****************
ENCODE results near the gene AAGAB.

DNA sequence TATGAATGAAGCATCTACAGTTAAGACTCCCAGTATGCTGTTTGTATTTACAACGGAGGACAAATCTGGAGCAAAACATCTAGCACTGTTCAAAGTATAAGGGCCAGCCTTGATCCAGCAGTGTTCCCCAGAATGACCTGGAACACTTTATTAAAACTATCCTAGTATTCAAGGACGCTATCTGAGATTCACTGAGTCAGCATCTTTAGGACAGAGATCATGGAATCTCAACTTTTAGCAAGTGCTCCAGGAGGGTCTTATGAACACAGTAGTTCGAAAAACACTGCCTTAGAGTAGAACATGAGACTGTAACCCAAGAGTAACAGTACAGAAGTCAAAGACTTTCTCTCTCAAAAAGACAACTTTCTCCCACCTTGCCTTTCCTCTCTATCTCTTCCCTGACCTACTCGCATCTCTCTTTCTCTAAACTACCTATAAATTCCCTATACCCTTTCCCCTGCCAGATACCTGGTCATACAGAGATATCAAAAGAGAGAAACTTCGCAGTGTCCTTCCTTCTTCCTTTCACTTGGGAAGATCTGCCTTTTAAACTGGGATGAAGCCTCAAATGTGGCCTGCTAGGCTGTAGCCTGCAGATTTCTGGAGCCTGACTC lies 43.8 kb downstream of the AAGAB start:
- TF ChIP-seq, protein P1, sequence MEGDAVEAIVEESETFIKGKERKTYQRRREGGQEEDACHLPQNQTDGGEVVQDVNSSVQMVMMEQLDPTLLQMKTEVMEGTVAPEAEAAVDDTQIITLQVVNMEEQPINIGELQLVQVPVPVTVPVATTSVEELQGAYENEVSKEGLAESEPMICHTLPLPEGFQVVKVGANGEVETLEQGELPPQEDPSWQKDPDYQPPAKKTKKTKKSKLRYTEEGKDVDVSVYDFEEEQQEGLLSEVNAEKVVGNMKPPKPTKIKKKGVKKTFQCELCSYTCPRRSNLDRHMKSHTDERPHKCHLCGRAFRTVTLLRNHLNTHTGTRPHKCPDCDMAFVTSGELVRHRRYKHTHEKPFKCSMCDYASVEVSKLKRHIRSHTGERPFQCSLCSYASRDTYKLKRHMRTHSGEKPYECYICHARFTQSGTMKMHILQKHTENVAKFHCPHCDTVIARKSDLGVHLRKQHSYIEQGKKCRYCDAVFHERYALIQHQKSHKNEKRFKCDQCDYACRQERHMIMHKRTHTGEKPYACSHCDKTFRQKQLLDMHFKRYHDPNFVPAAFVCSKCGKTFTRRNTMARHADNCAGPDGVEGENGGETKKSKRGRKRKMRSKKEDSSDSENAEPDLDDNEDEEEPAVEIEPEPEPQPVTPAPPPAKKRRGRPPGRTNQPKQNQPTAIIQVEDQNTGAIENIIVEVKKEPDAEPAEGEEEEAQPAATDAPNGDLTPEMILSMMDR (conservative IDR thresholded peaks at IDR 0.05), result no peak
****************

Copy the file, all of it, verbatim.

ENCODE results near the gene AAGAB.

DNA sequence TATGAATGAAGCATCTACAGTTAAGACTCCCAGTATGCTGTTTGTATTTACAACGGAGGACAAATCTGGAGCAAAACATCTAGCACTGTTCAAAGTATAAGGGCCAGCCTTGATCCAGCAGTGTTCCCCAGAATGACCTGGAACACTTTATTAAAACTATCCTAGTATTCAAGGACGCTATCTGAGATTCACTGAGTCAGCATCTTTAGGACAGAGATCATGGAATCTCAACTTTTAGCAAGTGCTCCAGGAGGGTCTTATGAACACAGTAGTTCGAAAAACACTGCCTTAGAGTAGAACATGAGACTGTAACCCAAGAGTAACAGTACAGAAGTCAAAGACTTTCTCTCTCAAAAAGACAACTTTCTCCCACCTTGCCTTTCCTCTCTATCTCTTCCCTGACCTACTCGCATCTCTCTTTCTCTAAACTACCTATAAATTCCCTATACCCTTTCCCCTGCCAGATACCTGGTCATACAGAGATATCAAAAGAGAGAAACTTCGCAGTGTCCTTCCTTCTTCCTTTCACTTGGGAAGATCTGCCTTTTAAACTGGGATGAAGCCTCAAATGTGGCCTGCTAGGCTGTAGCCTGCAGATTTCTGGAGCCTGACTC lies 43.8 kb downstream of the AAGAB start:
- TF ChIP-seq, protein P1, sequence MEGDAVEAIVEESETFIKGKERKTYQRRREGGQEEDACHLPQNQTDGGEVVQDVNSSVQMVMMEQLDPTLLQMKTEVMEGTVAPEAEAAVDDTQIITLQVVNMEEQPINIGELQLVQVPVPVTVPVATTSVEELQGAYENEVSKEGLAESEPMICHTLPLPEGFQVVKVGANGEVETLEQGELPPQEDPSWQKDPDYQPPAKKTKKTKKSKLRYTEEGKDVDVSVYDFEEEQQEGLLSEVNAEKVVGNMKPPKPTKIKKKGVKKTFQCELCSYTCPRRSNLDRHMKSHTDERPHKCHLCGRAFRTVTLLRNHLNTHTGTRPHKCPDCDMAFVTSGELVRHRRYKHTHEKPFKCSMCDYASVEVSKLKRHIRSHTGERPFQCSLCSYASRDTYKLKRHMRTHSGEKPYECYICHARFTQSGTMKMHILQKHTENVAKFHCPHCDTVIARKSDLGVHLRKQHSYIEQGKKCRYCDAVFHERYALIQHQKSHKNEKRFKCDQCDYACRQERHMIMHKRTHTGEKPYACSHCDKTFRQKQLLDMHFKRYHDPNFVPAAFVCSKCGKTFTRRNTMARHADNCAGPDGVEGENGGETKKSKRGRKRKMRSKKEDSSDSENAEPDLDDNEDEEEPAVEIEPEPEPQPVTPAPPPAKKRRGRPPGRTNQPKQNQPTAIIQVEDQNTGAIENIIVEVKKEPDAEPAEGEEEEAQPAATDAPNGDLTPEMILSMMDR (conservative IDR thresholded peaks at IDR 0.05), result no peak